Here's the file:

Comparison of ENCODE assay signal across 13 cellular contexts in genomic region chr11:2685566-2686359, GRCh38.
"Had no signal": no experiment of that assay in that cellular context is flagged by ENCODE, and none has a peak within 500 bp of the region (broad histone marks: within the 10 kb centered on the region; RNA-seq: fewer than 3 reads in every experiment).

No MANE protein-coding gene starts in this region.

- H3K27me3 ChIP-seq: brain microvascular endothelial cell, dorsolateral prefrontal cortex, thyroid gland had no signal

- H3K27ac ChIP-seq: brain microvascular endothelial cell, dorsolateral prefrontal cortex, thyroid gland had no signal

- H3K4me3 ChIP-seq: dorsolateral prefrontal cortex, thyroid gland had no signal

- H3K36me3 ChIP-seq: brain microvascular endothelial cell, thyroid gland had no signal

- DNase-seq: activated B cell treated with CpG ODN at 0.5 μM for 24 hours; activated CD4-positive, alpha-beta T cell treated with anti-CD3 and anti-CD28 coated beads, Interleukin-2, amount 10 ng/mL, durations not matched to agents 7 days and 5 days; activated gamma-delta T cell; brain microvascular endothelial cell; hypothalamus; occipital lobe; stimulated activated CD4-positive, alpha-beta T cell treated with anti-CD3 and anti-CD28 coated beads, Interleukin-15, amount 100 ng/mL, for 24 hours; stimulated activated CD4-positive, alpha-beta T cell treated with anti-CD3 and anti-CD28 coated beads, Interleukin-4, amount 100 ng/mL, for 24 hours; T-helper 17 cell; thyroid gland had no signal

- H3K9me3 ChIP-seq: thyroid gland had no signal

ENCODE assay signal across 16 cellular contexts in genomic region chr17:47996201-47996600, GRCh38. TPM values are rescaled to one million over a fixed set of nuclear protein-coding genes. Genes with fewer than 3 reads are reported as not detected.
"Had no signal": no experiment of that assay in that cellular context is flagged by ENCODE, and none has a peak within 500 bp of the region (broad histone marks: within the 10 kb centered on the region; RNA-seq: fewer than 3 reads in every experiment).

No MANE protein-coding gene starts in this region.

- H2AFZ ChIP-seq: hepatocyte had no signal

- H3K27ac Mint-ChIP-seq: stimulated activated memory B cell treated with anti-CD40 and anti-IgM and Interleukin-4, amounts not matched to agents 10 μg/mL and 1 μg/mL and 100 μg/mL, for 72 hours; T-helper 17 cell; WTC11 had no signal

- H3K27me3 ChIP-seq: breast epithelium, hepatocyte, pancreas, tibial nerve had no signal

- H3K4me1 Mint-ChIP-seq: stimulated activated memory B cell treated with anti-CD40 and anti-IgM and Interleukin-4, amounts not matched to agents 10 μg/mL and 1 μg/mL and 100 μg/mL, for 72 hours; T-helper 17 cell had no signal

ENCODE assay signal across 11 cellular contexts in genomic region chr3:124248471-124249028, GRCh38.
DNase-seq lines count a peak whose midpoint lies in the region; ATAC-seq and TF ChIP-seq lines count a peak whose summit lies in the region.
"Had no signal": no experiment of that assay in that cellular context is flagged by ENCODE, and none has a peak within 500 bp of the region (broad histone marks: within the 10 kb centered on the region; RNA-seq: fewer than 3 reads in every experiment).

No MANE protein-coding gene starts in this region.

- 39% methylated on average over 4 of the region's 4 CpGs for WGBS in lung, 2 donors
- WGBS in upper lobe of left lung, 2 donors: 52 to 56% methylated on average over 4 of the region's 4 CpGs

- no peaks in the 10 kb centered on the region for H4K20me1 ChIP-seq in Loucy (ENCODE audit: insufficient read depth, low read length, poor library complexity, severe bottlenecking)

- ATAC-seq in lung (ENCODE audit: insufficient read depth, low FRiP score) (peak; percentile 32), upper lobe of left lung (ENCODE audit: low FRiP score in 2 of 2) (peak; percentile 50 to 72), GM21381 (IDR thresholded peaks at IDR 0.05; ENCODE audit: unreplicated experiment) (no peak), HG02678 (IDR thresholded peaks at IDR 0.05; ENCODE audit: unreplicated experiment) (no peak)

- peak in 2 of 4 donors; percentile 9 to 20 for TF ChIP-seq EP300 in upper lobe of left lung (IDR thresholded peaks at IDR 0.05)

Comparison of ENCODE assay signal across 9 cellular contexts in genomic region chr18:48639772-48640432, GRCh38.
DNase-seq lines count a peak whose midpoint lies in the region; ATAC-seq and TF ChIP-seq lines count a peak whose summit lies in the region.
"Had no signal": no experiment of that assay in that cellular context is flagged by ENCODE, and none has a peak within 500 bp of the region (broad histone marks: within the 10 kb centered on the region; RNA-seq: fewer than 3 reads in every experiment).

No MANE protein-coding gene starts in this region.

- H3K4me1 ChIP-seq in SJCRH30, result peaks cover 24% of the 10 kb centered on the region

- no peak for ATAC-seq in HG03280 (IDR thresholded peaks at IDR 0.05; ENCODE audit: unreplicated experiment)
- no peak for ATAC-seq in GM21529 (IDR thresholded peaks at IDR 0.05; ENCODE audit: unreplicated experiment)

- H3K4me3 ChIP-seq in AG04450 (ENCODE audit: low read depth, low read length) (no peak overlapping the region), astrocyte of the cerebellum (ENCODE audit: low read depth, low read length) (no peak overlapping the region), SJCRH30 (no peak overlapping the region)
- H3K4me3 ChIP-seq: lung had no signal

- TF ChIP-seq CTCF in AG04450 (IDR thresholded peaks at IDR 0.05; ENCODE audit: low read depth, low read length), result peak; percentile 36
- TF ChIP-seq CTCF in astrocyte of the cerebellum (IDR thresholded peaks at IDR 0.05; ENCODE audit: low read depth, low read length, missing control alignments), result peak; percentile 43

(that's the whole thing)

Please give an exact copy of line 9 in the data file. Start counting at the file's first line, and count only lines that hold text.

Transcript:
- H3K9me3 ChIP-seq: thyroid gland had no signal